The AfDB considers it necessary to strengthen social protection programs
August 28, 2022 | 00:00
MANILA, Philippines — Asian countries need to strengthen and expand their social protection programs to prepare for the impact of climate change, according to the Asian Development Bank (AfDB).
In the latest blog from the multilateral lender, AfDB Social Sector Specialist Amir Jilani said there is a need for countries in the region to strengthen their social protection programs as the region is the most disaster prone and vulnerable to the impact of climate change.
Of the 10 countries most affected by climate change, six are in Asia.
“While poor communities in Asia have contributed the least to global warming, they are now experiencing the worst of the climate crisis,” Jilani said, noting that an average of more than 40,000 people in the region are killed each year. by storms, floods and other natural disasters, with women and girls more likely than men to die from climate-related disasters.
“The combination of densely populated urban and coastal areas, lowlands and many small islands means that developing countries in Asia will continue to be seriously threatened by climate change. Indeed, all aspects of life, from health and nutrition to security and income, will be affected,” Jilani said.
Through social protection measures, he said countries would be able to build resilience and protect the most vulnerable against climate, health and socio-economic shocks.
He said the COVID-19 pandemic has shown the importance of having strong social protection systems as they have not only mitigated income and job losses but also helped prevent the spread of the virus, as well as deaths.
Countries that have boosted social assistance using digital tools to help households during the pandemic include the Philippines, Pakistan, Mongolia and Cambodia.
“As we emerge from the immediate crisis period, building adaptive and shock-responsive social protection systems has become more important than ever,” he said.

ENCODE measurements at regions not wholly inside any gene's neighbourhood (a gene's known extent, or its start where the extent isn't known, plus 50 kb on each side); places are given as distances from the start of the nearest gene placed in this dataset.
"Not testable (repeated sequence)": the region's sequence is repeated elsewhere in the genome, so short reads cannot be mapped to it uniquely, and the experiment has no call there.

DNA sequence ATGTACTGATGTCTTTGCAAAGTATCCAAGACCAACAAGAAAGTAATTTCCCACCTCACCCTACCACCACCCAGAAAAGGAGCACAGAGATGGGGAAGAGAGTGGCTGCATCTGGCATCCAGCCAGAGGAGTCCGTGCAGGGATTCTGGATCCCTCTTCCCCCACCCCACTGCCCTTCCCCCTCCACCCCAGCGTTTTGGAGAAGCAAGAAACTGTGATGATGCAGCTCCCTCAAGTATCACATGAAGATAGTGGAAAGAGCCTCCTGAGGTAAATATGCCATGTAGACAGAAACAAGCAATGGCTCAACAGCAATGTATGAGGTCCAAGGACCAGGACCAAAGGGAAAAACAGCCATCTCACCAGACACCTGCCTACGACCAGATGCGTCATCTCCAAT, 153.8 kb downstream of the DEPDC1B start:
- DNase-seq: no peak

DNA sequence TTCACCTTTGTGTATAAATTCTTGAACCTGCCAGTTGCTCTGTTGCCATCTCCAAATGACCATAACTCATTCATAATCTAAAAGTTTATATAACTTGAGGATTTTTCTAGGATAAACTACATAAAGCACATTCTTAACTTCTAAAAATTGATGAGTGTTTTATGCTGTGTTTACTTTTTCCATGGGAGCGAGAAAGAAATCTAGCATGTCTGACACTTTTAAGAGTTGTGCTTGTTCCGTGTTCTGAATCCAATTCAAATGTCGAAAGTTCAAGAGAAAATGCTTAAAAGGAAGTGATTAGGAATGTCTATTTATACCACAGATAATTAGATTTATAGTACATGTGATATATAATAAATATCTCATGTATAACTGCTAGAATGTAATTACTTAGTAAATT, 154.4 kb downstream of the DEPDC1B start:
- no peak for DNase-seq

According to Jilani, countries could strengthen the role of social protection in responding to the challenge of climate change through universal delivery systems that allow automatic and effective extension of social protection to vulnerable populations.
This would include universal coverage of digital ID systems and social registries; strengthen registration options for vulnerable groups; improve the integration and interoperability of large-scale databases, including early warning systems to forecast needs and promote early action; and have robust payment mechanisms.
Jilani said expanding social protection coverage to the most vulnerable, including children, women, older people, people with disabilities and people in the informal sector or groups hardest hit by shocks, would be also beneficial.
“While expanding coverage involves trade-offs and fiscal considerations, there is ample evidence documenting the positive multiplier effects of social transfers on the economy. The cost-effectiveness of these programs, especially when they enable the poor to recover quickly from shocks or avoid adverse coping behaviors, can be substantial,” he added.
Conducting poverty, risk and vulnerability assessments, Jilani said, would help in selecting beneficiaries and understanding household needs.
Additionally, countries can provide “climate-smart” social protection systems to support climate change adaptation and mitigation.
“These include shock and weather-indexed insurance schemes, economic inclusion (graduation) programs that help diversify livelihoods, and temporary social assistance linked to job training for vulnerable workers,” Jilani said.
In the Philippines, the pilot project of an AfDB-supported graduation approach has helped build household resilience to the pandemic in terms of financial security, food security and mental health.
Jilani said that having a coherent policy and greater collaboration with those involved in climate change, disaster risk management and humanitarian response through mechanisms such as multi-sector technical working groups, National coordination and standardized guidelines would also help strengthen social protection.
“Finally, countries need to invest in the human and financial capacities needed to make social protection systems more adaptive,” Jilani added.